Key Performance Indicators in the Middle East

Reuters (et al.) recently posted an article about the number of ISIS militants killed in the past nine months: 10,000. Perhaps ironically, this statistic put me to mind of the gains made by ISIS in recent months, which would suggest that someone in the press farm churned out a seemingly significant number to help alleviate negative press over the coalition mission in the Middle East. However, the KPI of “average number of ISIS militants killed per month by coalition troops” ends up just that, a number, rather than any measure of efficiency and effectiveness.

The objective of the US mission is such: “The president has authorized U.S. Central Command to work with partner nations to conduct targeted airstrikes of Iraq and Syria as part of the comprehensive strategy to degrade and defeat the Islamic State of Iraq and the Levant, or ISIL.” (US DOD)

5 Lines of Effort are involved:

  1. Providing military support to our partners;
  2. Impeding the flow of foreign fighters;
  3. Stopping ISIL’s financing and funding;
  4. Addressing humanitarian crises in the region; and
  5. Exposing ISIL’s true nature.

With such a broad mandate, the 10,000 killed seems an appropriately broad KPI to support the mandate of the operations. That kind of breadth still needs the proverbial depth. Thankfully, in researching what the actual mission statement was (or equivalent) for the operation led me to the following image, which shows that there are some KPIs out there that are actually more reflective of the mission’s efficiency and effectiveness:

Operation Inherent Resolve targets damanged/destroyedStill, when greeted with KPIs, it would be good to know what the benchmarks are against which to measure these numbers. How many tanks are being used by ISIS? How many buildings? What kind of buildings? A breakdown of building types would be great; if militant homes are being destroyed, the global benefit is obviously less than if a central base is destroyed. What is defined as a fighting position? What are ‘other targets’ and should there be a breakdown? Numbers without context might as well be Greek to a Frau.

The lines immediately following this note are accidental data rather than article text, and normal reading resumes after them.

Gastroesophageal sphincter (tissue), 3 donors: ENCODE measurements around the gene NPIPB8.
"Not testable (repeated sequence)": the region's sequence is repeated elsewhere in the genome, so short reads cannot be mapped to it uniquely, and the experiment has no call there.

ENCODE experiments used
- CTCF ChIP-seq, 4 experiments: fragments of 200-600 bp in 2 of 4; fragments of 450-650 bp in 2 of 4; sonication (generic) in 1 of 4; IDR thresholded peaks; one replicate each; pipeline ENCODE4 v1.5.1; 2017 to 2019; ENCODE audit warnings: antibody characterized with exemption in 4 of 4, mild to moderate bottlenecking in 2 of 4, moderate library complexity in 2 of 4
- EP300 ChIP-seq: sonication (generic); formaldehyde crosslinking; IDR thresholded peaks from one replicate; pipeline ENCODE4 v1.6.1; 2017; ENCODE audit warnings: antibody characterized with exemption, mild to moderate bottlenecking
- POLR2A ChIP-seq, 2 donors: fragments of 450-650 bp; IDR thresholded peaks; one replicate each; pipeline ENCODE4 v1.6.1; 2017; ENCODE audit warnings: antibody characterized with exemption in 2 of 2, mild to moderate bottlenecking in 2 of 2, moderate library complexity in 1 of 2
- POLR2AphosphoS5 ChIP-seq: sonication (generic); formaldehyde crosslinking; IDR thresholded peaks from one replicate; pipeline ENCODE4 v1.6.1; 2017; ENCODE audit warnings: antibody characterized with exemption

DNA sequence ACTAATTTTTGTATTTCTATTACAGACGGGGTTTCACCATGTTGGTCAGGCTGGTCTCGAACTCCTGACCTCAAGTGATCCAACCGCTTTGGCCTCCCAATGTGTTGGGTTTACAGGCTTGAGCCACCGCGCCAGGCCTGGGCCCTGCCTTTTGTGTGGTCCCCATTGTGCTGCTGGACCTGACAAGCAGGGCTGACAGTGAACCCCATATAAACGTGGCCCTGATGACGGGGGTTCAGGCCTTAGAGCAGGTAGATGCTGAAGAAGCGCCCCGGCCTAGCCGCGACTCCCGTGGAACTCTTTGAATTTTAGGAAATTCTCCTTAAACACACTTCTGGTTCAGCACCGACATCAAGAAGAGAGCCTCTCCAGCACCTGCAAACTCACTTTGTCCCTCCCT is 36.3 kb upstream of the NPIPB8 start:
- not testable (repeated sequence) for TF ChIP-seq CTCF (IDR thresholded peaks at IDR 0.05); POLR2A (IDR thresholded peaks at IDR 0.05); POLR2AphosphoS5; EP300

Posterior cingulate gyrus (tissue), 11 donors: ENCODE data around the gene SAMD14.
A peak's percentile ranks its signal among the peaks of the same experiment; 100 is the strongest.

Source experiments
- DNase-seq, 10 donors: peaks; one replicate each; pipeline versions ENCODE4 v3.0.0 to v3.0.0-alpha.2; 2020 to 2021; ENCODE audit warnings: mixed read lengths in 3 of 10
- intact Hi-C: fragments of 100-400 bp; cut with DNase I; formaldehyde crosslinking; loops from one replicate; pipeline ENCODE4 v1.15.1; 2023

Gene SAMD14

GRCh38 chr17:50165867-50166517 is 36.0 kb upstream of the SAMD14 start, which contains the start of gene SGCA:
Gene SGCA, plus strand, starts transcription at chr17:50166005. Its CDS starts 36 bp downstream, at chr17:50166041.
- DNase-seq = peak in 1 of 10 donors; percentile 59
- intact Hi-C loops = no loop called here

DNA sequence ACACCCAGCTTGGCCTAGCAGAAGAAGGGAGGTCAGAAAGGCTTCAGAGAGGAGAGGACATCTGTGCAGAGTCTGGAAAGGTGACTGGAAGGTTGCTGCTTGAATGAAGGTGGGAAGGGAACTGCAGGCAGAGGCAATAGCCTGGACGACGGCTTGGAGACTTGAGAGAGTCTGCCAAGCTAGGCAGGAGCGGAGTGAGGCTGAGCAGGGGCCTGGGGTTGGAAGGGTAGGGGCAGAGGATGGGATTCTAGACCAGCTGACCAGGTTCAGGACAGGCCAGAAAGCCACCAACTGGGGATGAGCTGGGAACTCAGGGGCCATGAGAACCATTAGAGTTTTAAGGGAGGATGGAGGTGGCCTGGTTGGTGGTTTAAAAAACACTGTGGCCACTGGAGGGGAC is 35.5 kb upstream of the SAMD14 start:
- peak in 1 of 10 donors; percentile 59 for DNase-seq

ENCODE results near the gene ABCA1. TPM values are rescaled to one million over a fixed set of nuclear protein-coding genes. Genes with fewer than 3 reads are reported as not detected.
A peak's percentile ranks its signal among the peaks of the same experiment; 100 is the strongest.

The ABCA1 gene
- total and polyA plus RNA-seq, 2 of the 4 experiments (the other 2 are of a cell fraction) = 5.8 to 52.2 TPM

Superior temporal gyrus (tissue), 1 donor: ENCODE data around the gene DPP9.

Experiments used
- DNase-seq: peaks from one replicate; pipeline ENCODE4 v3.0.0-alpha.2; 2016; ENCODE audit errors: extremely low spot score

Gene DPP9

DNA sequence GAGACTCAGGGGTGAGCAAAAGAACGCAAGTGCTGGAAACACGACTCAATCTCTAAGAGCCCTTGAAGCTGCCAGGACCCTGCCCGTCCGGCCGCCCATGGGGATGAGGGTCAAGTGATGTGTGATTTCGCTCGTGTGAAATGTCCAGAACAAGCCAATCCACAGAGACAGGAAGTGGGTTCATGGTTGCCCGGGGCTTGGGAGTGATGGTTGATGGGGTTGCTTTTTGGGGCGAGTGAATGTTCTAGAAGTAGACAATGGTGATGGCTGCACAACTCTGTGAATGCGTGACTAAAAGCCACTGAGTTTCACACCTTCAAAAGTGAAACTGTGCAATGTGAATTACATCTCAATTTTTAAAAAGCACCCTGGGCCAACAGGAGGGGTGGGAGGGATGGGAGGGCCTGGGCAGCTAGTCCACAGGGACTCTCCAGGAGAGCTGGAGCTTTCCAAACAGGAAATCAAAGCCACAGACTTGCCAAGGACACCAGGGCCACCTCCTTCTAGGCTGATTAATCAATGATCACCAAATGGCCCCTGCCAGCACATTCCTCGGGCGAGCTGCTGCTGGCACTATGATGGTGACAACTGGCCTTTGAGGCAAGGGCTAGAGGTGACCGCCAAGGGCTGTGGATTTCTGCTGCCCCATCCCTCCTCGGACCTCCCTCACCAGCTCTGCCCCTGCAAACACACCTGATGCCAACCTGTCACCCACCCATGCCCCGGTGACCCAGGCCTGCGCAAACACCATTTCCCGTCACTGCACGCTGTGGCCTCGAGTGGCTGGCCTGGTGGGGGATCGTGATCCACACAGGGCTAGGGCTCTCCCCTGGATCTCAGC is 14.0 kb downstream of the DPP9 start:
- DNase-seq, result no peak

And, Bless the US. They also provided this important number: As of May 7, 2015, the total cost of operations related to ISIL since kinetic operations started on Aug. 8, 2014, is $2.44 billion and the average daily cost is $8.9 million.

This kind of fiscal transparency is particularly welcome, and a useful figure to know how much it costs, at least from a US perspective, to try to squash a very dangerous mosquito.

Holding the 10,000 KPI alongside the ones above makes the 10,000 seems somehow more relevant. What makes the 10,000 even more relevant is the number of ISIS militants in Iraq and Syria combined, which I came across the Canadian DND site: 30,000. If this number of 30,000 is correct (and, to be fair, it seems a bit conservative), then in the past 9 months, coalition forces have decimated a third of ISIS’ force. This mission is apparently a three-year operation, so to wipe out a third before the end of the first year, is doing rather well. On this note, it would have been useful if Reuters had made mention of the benchmark ISIS militant population against which to compare the 10,000, rather than just bandying about the figure.

The point here is two-fold: when releasing KPIs, even if they are relative to military operations, then those KPIs should be more meaningful and be placed in a context which the public can understand (this comment is for Reuters and all like news agencies).

Secondly, this seemingly impressive number still belies the question of why ISIS seems to be claiming so much ground in Iraq and Syria in recent months?











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